Dependent on the choice of operating model, this determines the type of growth for the organization. The following table on the left gives the characteristics of each of these models, as the table of the right elaborates on the growth types. Each of these tables is clickable for better resolution.


It should be clear that the choice of Operating Model guides development of business and IT capabilities, and as such plays an important role in determining which strategic opportunities the organization should and should not pursue. In effect, it becomes a de facto driver of business strategy.

Enterprise Architecture is a discipline often presented in principles, policies and technology choices. However, a single diagram (called the “core diagram”) goes a long way to starting the debate around EA among stakeholders on their road towards understanding what enterprise architecture their organization needs. A helicopter view of sorts, or an elevator pitch. This diagram should consist of the following components:

  1. Core Business Processes
  2. Shared Data Driving Core Processes
  3. Key Linking and Automation Technologies
  4. Key Customers

The stages any organization goes through to achieve a foundation for business execution are rather predictable, and are called the stages of architecture maturity. They are as follows:

  1. Business Silo Architecture: Maximizing individual business unit or functional needs
  2. Standardized Technology Architecture: Enhancing technology standardization and increased centralization of technology management in order to augment IT efficiency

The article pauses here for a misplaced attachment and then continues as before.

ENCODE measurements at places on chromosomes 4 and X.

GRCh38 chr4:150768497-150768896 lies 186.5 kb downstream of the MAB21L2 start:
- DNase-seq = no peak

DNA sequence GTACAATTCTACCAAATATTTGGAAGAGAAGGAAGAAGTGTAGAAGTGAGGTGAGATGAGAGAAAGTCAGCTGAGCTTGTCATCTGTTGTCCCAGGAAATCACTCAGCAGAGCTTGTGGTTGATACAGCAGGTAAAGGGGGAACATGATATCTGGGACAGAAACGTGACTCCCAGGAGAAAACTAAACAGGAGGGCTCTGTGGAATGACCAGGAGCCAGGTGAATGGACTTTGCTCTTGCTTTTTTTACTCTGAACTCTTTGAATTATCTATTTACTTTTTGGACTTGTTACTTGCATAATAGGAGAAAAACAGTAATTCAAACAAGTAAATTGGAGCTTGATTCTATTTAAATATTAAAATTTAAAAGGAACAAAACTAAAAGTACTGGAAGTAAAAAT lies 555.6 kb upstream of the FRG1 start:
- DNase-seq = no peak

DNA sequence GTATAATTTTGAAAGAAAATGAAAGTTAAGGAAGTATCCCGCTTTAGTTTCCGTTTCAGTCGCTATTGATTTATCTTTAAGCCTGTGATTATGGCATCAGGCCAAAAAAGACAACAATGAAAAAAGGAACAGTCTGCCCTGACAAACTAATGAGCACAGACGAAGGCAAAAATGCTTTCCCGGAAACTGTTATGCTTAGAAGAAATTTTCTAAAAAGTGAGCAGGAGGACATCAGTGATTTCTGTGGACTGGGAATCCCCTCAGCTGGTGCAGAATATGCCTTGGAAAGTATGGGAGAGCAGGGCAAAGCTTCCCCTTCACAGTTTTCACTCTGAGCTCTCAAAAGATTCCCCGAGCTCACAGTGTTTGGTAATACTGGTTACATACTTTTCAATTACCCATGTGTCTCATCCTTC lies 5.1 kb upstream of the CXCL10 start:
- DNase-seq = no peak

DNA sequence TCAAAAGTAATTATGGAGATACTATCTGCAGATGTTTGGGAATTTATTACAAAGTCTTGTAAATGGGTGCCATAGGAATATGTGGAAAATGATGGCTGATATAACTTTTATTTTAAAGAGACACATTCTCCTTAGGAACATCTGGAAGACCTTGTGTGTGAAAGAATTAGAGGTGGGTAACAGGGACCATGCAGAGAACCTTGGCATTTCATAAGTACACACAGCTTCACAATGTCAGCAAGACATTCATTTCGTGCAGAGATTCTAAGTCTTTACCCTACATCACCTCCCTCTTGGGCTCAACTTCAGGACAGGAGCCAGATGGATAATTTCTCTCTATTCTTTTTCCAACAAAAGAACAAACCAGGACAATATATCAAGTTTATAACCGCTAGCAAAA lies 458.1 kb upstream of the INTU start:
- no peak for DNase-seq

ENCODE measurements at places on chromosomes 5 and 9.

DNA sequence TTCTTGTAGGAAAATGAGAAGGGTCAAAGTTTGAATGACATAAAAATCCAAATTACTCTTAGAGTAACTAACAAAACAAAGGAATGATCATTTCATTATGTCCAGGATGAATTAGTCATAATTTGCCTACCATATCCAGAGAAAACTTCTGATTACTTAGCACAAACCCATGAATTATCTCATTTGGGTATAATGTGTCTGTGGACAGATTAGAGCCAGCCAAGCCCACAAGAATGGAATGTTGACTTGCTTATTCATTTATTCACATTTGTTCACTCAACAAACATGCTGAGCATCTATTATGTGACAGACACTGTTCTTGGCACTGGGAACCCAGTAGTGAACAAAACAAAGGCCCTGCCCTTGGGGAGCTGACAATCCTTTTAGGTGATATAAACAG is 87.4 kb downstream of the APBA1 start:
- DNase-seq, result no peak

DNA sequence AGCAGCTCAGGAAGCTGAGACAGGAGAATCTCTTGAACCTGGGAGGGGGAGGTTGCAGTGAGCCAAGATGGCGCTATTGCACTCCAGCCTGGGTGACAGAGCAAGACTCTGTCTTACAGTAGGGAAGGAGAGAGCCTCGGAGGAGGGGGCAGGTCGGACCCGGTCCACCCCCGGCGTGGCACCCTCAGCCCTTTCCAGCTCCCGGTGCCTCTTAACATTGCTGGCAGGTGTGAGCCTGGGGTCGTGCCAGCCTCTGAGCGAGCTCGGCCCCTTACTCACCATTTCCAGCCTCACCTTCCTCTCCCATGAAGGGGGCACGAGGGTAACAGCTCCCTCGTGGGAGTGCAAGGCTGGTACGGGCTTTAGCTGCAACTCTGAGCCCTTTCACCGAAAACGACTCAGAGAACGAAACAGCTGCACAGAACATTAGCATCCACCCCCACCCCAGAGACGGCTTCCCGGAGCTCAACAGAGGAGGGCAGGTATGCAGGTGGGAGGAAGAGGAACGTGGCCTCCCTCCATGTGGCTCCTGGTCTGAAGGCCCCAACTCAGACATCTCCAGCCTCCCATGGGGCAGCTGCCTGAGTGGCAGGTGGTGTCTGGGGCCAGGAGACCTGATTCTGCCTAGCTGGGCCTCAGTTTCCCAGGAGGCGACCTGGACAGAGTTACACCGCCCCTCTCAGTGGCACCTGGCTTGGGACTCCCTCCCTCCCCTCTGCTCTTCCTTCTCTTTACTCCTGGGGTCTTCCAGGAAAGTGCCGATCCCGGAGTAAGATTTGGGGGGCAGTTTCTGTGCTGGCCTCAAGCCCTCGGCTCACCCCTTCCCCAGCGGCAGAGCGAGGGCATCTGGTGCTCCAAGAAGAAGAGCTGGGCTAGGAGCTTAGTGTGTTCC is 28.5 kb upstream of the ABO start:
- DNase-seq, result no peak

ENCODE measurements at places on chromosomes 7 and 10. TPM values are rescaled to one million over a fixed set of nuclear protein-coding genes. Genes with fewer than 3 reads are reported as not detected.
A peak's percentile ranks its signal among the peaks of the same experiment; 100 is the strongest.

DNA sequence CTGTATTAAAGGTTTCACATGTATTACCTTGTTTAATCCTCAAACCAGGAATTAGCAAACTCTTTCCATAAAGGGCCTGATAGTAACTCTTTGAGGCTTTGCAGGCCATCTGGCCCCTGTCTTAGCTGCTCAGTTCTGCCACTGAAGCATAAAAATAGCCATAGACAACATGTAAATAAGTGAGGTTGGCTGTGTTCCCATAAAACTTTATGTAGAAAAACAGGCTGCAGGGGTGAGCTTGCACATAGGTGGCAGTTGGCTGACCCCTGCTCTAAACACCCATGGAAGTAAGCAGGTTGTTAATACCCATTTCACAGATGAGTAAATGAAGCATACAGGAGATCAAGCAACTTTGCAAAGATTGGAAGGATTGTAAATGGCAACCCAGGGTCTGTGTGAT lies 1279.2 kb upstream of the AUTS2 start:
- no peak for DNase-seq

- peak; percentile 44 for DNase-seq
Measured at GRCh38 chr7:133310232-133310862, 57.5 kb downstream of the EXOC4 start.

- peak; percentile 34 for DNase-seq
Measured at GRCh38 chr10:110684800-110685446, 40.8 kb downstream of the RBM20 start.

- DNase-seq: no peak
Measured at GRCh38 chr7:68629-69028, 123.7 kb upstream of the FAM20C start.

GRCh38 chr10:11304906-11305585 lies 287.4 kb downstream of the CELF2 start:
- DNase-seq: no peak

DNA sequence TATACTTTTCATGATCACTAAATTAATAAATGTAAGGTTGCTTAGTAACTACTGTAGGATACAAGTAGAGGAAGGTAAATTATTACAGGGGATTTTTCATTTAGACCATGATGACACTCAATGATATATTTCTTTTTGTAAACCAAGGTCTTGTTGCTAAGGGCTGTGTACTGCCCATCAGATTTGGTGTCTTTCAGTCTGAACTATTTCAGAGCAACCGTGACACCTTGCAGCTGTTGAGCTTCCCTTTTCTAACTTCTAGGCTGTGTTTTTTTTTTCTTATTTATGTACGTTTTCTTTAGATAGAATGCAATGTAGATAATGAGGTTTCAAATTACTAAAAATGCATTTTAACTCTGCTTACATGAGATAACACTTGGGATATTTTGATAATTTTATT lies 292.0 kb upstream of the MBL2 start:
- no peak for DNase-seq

3. Optimized Core Architecture: Aligning organizationwide data and process standardization with the operating model of choice
  4. Business Modularity Architecture: Optimal reuse of loosely coupled IT-enabled business process components in order to create a marriage of global standards with local differences
  5. Dynamic Venturing Architecture: Extending the concepts of reusability to enable rapid reconfiguration of the organization’s portfolio of businesses

Successful organizational learning coupled to these stages comes with a different set of requirements. The table below gives an overview for each of the levels, as well as a level that is added to the list later in the book, namely the Dynamic Venturing Architecture.

The management practices for each of these maturity levels match the organization’s evolution through these stages of maturity closely. This ranges from the introduction of business cases and project methodology in business silos to using EA core diagrams, post-implementation assessments, technology research and adoption processes, as well as a full-time enterprise team. To me, this seems to be so evident and natural. For example introducing architects on project teams linked with the standardized technology architecture has been already standard practice in solution architecture and thus not an earth-shattering revelation, even so far back as 2006 when this book was published.

The book does give a nice overview of the different models for outsourcing, each with their proper advantages. Where Business Process Outsourcing (BPO) identifies Contractual Partners, Cooperative Partners and Partners in Success based on the level of integration with one’s partner, this book names levels based not only on key metrics, but also on client-vendor relationships and client expectations. Linking these models to the enterprise architecture maturity levels, the books also stipulates what can be outsourced, what the ideal relationship is (similar to the levels of BPO), and which objectives are achievable.

The book reiterates its structured approach and summarizes it in its final chapter, stating the six steps to rethink an organization’s foundation for execution:

  1. Analyze the AS-IS situation of your foundation for execution
  2. Define an operating model for your organization
  3. Design an Enterprise Architecture
  4. Establish priorities
  5. Design and implement an IT engagement model
  6. Exploit your foundation for growth